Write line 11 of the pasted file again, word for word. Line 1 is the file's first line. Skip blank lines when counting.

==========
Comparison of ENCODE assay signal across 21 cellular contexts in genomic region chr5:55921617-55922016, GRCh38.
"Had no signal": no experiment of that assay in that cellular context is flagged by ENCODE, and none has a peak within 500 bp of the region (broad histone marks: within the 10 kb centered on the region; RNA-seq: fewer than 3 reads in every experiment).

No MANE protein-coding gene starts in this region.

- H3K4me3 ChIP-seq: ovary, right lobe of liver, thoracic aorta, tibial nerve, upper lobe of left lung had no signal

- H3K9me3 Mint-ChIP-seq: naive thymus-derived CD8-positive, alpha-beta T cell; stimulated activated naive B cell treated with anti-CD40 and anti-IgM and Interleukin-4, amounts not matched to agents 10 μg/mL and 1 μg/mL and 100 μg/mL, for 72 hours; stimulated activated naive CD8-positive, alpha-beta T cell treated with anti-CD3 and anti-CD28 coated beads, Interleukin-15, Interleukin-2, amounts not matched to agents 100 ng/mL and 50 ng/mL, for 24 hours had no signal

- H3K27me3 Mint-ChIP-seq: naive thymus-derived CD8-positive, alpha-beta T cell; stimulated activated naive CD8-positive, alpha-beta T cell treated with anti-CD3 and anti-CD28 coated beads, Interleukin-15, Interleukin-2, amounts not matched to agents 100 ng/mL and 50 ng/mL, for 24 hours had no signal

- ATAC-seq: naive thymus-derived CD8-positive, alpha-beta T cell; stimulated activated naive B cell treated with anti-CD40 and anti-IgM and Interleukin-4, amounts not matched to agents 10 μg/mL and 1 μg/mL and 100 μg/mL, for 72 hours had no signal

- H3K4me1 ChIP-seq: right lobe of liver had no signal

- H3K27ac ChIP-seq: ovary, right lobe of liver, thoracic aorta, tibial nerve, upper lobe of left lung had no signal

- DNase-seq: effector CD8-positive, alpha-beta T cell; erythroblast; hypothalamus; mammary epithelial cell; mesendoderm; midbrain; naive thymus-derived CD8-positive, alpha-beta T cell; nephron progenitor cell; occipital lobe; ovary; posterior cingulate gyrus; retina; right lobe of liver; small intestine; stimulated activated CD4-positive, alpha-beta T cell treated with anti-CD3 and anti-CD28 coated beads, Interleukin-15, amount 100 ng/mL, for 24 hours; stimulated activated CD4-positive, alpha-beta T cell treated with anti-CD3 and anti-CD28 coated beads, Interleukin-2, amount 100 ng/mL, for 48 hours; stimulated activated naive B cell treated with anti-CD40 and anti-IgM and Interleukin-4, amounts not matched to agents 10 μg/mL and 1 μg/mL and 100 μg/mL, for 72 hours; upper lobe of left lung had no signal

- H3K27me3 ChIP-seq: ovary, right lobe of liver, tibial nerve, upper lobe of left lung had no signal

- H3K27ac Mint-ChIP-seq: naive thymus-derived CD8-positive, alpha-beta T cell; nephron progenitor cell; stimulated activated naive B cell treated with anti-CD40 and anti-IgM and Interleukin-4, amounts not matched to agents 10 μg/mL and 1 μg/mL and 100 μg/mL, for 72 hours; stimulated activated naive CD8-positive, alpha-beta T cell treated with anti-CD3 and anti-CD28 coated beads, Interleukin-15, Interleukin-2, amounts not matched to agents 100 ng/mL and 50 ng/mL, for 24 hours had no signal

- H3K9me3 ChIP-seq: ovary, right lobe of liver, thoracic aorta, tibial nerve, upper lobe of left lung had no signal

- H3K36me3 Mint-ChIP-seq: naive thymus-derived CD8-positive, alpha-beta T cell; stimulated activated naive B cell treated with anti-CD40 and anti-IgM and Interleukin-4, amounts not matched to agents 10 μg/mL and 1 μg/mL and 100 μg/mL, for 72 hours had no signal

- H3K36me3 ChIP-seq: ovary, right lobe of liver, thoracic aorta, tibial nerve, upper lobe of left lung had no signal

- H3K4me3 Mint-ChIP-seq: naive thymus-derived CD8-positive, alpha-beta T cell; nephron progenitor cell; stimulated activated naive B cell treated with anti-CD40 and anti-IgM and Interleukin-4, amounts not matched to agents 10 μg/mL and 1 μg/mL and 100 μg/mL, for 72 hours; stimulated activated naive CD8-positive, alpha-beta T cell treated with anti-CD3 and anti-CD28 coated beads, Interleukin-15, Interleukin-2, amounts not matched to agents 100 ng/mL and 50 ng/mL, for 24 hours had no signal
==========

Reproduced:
- H3K27me3 ChIP-seq: ovary, right lobe of liver, tibial nerve, upper lobe of left lung had no signal